Bay has stated that THE LAST KNIGHT is his final Transformers movie. I can only hope so, because it’s clear that he cares less about actually making them good as getting credit for making them in the first place. Sure he has a talent for staging a scene, but his fetish for epic ‘moments’ or showing off his female’s T&A, or his decision to leave uncomfortable moments of silence after a joke that doesn’t hit has gone beyond grating. Bay is a director who’s in it for himself, to bring attention to his game rather than telling a compelling story of humans and their apparently long history with the Autobots. It’s high time someone else tells these stories, because THE LAST KNIGHT is the final humiliation.

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Paramount’s TRANSFORMERS: THE LAST KNIGHT may be one of the worst mainstream films of 2017, but its technical specs are impressive to say the least. Starting with the MPEG-4 AVC transfer, the digitally-shot film is impressive in many parts, showing off depth throughout, including buildings and landscapes. There’s several instances where one can see specific building or car parts flying in the air and then crashing into the ground causing waves of concrete to pop out of the ground. The Transformers themselves look fantastic, but sometimes they get caught in the crossfire of a battle scene and it becomes hard to figure out who’s who. Human features tend to look over-processed, but other elements like pores, sweat, and hair are nature and life-like. Director bay loves his oversaturation, so be prepared to see some bleed out if your system is already set up with warm settings. Black levels are also great, moving from shadows to night without getting swallowed up too early. And then there’s that annoying aspect ratio switching I mentioned above; that will mess with you. Otherwise, I spotted no aliasing or banding whatsoever. It’s a great submission, and one that should play well on most setups. p>

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Paramount also delivers a raucous experience for TRANSFORMERS: THE LAST KNIGHT in terms of its Dolby TrueHD 7.1 track. To say it stands atop most Blu-ray releases is to understate the obvious. There’s more going on here that just a wall of sound, but thumping, pulsing, layered experience that will impress anyone with a decent audio kit. Dialogue is housed in the center speaker, with everything else dialed down to the point that you can barely hear it. Left and right channels effortlessly transfers gun fire, charging robots, and smashed vehicles. The LFE is always thumping and pounding, seemingly never letting off the gas, while music rings through my 5.1 adjusted set up with melodious harmonies. Battles are as intense as you remember them from previous discs, delivering a constant barrage of warfare with incredible results. The rears also do their job as well, revealing wind, minor background elements, and various noises like crowds and cars. I wish this (and really any movie in this series) was good enough to watch throughout, but it’s impossible to sit through the thing to enjoy everything Bay and Paramount bring.

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THE LAST KNIGHT contains all of its supplements on a second disc. Too bad that none of it contains a director’s commentary track, while the supplements themselves don’t do anything to make us like the film any more. At least all it is presented in HD:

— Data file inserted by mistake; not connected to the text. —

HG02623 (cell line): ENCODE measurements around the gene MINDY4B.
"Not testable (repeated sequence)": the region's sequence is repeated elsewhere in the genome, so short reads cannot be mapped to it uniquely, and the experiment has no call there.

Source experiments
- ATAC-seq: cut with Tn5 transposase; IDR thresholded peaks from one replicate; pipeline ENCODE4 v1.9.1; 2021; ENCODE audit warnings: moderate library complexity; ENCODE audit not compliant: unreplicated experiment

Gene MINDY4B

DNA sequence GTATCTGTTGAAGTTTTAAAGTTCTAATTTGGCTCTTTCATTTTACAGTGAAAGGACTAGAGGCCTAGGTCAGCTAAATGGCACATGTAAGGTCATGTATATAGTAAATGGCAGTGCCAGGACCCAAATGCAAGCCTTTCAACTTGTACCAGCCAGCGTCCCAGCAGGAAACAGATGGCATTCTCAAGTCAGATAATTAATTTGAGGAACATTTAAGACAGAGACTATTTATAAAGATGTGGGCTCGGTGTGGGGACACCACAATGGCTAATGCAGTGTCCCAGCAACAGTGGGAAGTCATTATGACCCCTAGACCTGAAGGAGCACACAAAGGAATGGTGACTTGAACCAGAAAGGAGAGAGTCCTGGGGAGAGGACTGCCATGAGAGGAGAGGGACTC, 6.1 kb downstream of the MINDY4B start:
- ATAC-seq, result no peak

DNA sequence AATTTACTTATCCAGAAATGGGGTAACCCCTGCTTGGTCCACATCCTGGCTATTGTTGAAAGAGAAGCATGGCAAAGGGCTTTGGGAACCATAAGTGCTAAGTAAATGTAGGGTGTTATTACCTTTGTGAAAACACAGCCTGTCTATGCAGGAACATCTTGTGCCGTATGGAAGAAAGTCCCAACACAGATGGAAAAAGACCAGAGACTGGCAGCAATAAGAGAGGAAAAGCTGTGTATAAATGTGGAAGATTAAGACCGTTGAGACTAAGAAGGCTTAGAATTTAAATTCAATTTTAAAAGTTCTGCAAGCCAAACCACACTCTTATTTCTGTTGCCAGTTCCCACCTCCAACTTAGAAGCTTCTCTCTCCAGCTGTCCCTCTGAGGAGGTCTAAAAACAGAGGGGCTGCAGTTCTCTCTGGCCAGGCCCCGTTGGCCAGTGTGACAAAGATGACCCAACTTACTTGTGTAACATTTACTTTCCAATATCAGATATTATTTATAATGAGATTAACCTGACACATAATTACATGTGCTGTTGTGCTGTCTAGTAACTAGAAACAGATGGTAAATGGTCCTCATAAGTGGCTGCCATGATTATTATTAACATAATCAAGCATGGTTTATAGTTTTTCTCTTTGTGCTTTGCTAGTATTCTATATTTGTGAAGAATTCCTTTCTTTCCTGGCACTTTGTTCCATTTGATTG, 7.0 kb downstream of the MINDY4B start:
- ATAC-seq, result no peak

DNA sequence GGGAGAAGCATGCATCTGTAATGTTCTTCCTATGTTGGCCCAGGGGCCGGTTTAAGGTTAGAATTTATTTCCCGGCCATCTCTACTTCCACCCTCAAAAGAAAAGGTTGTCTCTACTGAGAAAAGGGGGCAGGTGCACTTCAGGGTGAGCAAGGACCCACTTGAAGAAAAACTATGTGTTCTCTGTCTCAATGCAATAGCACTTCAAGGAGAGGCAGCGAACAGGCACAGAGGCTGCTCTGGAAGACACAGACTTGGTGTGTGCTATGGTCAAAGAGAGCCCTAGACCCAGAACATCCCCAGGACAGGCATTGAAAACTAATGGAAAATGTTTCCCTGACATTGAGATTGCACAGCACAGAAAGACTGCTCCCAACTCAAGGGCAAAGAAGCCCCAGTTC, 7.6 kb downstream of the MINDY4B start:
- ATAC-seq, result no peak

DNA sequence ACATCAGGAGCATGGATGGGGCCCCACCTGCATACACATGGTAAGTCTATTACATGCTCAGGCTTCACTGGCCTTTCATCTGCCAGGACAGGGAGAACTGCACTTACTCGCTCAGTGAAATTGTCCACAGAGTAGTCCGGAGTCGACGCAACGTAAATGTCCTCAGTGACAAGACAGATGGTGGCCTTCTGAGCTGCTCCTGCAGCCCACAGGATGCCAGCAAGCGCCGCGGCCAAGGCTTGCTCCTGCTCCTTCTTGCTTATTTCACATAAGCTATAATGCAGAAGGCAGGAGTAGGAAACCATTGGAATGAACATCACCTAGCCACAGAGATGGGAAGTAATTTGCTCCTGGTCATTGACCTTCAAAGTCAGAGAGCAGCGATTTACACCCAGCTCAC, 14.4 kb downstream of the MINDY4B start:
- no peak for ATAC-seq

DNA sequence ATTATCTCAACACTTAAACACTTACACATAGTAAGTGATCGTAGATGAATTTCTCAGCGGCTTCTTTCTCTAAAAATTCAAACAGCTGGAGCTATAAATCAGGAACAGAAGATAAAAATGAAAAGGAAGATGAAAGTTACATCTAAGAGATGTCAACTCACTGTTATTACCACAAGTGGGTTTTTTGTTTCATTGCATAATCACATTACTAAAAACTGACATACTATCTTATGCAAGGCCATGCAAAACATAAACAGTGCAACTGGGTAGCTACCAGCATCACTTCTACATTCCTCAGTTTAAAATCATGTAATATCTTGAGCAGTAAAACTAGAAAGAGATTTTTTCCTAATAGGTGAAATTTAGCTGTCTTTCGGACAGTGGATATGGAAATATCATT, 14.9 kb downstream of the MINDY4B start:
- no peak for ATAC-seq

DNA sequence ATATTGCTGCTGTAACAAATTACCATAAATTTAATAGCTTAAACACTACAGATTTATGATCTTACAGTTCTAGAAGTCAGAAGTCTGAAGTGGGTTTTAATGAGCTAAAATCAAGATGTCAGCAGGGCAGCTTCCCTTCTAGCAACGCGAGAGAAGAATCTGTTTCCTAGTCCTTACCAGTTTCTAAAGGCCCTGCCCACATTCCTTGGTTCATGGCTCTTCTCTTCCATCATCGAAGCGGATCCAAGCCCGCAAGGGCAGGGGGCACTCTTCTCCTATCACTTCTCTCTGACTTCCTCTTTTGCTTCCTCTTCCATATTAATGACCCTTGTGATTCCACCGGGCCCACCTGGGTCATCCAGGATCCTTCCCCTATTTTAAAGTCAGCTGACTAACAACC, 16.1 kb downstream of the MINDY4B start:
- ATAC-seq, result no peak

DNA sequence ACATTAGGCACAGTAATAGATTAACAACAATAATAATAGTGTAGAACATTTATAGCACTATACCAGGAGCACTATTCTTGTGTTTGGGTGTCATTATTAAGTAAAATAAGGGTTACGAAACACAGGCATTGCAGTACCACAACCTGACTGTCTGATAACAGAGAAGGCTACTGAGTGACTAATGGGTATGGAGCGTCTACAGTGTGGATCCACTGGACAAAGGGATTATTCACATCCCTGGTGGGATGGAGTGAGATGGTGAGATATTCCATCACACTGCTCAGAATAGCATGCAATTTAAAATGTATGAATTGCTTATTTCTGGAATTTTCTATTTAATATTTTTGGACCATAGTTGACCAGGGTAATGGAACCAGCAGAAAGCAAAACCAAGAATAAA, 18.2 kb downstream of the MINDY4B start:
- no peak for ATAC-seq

• Merging Mythologies (19:53): This featurette breaks down how the film takes its cues from the Arthurian Legend and World War II. May aspects of the film are discussed here from building sets, assembling the cast, and imagining the Transformers of the ancient past.
  • Climbing the Ranks (8:48): This takes a look at the various military characters who appear in the film. We learn how they trained alongside real SEAL units, as well as various other facts.
  • The Royal Treatment: Transformers in the UK (27:04): A fairly well-done featurette about shooting scenes in England. It’s perhaps the best of the lot, as it reminds us that most of the locations are ancient and required great care on the part of the actors not to damage anything.
  • Motors and Magic (14:47): A fairly standard piece, this one focuses on several of the Transformers themselves, including the new crew.
  • Alien Landscape: Cybertron (7:15): Another generic look, this time focusing on Quintessa and the home world of Cyrbertron.
  • One More Giant Effin’ Movie (6:45): This one focuses on Bay. I think we would all agree that the title has multiple meanings, depending on who’s in the room.

Our evaluation copy arrived as a steelbook Blu-ray/DVD Combo with a UV/iTunes digital copy code inside. The inside are is very nice, and the case itself is decent, as there’s no humans to be found. Good idea. At the time of this posting, there were several versions available, including a 3-dsic set from Best Buy and Target, various 4K versions, and 2 gift sets from Walmart.

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TRANSFORMERS: THE LAST KNIGHT is yet another overstuffed, incomprehensible mess from a franchise that knows failure all too well. Like its brethren, it feasts on visual moments rather than telling a compelling or even a cohesive story, which might not even be there in first place. It dashes any hope for glory with weird moments of levity, way too much slow-motion, and villains whose arcs are totally minimized. Technical specs are impressive, but the supplements are not. I’m not sure owning this one “because I own the rest” is a good enough excuse. If you wish to foolishly throw down hard-earned cash, don’t say I didn’t warn you.

TRANSFORMERS: THE LAST KNIGHT is rated PG-13 for violence and intense sequences of sci-fi action, language, and some innuendo and has a runtime of 149 minutes.

About the author

Besides being an ardent burrito eater and an exceptional sleeper, Matt shares in your passion for all things movies and Blu-ray. He also loves special editions and is known to triple-dip on command.